LIVE ARCHIVE: Sarb MPC shares interest rate decision

Repo rate increased to 4.25%. Read Governor Lesetja Kganyago’s full speech.

24 March 2022


Issued by Lesetja Kganyago, Governor of the South African Reserve Bank

Since January, the Omicron wave of the covid-19 virus has transmitted globally with diverse social and economic outcomes. Despite the high infection rate, many economies remained open and, with some exceptions, the economic costs of the virus continue to fall. Even as the economic impact of the pandemic fades, the outbreak of war in February between Russia and Ukraine is expected to reduce global economic growth and contribute to higher inflation. The war will likely impair production of a wide range of energy, food and other commodities and further disrupt global trade.

The SARB’s forecast for global growth in 2022 is revised down to 3.7% (down from 4.4%), and for 2023 is lowered to 2.8% (from 3.3%), as a result of the war and the ongoing spread of the virus in Asia and elsewhere.

For 2024, global growth is unchanged at 2.7%. Dramatically higher oil, commodity and food prices, additional constraints to trade and finance, and rising debt costs, create more adverse economic conditions for most emerging and developing economies. Although policy settings in advanced economies remain broadly accommodative, the onset of policy normalization by major central banks and higher inflation has tightened global financial conditions. Investor appetite for riskier assets is lower. Economies that failed to take advantage of better global conditions or to reduce large macroeconomic imbalances remain vulnerable.

Last year saw the ongoing recovery of the South African economy from the pandemic, expanding by 4.9% for 2021 as a whole, marginally higher than the 4.8% we had forecast in January.

The South African economy is expected to grow by 2.0% in 2022, revised up from 1.7% at the time of the January meeting. This is due to a combination of factors, including stronger growth in 2021 and higher commodity export prices.

Growth in output in the first quarter of this year is likely to be significantly stronger than expected at the time of the January meeting.

GDP growth is forecast to be 1.9% in both 2023 and in 2024.

Economic growth at these rates remains well above a low rate of potential growth still constrained by loadshedding and policy uncertainty. Investment by the government sector has weakened significantly in recent years and that of public corporations is forecast to be very modest. Household spending remains supportive, as a result of good growth in disposable income, rising asset prices, and low interest rates, while private investment has also proved to be more resilient than previously expected.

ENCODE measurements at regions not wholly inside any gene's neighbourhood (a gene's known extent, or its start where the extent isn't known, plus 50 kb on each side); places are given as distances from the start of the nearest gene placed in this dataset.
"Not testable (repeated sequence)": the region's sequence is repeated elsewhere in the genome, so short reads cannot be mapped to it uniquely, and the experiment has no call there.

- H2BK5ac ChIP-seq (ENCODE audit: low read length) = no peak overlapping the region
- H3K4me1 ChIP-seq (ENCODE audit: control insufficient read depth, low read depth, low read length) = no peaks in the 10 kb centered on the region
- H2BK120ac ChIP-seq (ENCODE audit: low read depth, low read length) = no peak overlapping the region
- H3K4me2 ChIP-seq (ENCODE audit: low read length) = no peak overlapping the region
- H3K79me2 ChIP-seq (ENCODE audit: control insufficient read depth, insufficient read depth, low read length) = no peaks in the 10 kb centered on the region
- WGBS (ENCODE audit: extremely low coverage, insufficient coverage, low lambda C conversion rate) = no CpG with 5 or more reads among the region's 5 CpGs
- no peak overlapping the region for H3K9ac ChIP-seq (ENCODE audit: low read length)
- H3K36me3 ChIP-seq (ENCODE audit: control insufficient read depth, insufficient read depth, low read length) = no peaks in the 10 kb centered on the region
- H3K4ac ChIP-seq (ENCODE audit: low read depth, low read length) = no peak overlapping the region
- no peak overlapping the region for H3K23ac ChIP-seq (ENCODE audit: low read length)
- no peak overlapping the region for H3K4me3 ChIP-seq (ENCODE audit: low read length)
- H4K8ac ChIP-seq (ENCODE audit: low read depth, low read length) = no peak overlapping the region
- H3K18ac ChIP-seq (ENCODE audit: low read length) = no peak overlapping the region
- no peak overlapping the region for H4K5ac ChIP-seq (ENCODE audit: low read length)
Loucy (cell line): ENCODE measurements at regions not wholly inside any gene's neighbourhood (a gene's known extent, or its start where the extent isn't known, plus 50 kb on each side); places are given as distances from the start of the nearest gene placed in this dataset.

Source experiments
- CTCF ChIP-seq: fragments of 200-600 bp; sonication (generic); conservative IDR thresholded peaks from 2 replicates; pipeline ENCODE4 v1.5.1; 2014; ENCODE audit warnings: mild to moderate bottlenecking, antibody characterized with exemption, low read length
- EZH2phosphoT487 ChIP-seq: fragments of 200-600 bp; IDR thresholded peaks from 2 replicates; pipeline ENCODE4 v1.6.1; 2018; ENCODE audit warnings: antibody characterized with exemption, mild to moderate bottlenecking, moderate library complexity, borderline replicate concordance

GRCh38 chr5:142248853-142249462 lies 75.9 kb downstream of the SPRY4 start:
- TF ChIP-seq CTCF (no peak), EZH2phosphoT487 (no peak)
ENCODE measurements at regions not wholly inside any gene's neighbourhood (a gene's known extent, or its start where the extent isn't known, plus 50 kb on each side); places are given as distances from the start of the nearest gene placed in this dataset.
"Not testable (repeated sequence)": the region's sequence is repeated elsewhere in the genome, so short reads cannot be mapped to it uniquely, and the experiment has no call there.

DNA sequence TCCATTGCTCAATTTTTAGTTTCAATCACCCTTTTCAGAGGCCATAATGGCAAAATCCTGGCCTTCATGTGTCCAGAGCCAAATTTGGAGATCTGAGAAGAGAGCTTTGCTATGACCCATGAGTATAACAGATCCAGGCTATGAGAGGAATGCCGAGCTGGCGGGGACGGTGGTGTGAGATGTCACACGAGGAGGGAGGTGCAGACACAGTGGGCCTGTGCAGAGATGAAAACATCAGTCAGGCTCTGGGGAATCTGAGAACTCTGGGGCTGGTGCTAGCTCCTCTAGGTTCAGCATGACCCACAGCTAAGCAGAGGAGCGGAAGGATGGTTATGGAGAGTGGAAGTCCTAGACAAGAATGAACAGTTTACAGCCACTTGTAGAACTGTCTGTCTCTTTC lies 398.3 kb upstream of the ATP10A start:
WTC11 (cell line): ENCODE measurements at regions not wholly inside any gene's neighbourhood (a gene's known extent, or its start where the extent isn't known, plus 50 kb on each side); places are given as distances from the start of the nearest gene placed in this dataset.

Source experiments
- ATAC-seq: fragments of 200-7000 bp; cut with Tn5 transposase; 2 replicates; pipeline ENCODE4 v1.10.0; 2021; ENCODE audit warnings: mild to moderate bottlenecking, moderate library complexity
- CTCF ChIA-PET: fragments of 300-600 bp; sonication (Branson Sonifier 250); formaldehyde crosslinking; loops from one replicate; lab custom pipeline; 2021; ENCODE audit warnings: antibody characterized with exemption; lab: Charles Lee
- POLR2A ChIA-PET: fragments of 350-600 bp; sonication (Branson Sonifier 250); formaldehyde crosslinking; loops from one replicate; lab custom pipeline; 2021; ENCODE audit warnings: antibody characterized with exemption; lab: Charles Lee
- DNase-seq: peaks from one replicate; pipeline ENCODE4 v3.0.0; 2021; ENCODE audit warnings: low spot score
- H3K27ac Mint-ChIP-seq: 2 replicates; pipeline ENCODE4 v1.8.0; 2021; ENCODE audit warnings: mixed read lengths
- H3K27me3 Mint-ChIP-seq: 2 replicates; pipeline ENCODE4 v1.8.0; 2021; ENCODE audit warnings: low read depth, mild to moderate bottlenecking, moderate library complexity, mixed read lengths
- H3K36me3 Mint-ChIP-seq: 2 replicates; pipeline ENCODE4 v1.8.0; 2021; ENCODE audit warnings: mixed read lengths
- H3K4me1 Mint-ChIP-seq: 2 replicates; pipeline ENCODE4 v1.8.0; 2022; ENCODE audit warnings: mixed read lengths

Overall, and after revisions, the risks to the medium-term domestic growth outlook are assessed to be balanced.

With the low rate of potential growth at present and the upward revision to GDP growth for 2022 and 2023, the output gap closes faster over the forecast period compared to the January meeting. The output gap is expected to turn positive after the third quarter of 2023.

While important commodity export prices such as for coal, iron ore, platinum, and rhodium generally decreased in the latter half of 2021, they increased again late in January and have surged further with the outbreak of hostilities in Europe. Oil prices spiked to around US$130 per barrel in the early days of the conflict before easing somewhat.

We expect oil prices to average US$103 per barrel for 2022, US$80 per barrel in 2023 and US$75 per barrel in 2024.

South Africa’s commodity price basket is forecast to rise by 8% for the year as a whole, keeping the terms of trade elevated, before falling sharply in 2023. As a result of these export and import price developments, the current account surplus is expected to increase to about 3% of GDP this year, before easing to 1.6% in 2023 and 0.8% in 2024.

Although fiscal risk has eased, financing conditions remain tight and the yield curve for rand-denominated bonds is steep. Ten-year bond yields increased to about 10.3% in late February, before easing back to around 9.7% at present.

The first two months of this year featured a weaker rand exchange rate, resting somewhat below its equilibrium level. Since then, and despite less favourable global conditions, stronger commodity export prices have appreciated the currency, and helped to dampen price pressures. The implied starting point for the rand forecast is R15.41 to the US dollar, compared with R15.60 at the time of the previous meeting.

As the global economy rebounded from the pandemic, aggressive policy easing and supply shortages have increased prices of many goods and commodities. These price increases have passed-through to services prices, wages, and consumer prices in major economies. Our estimate for inflation in the G3 is revised higher throughout the forecast period, to 5.6% in 2022 and to 3.0% in 2023 (up from 3.1% and 1.7%), before moderating to 2.3% in 2024 (from 1.6%).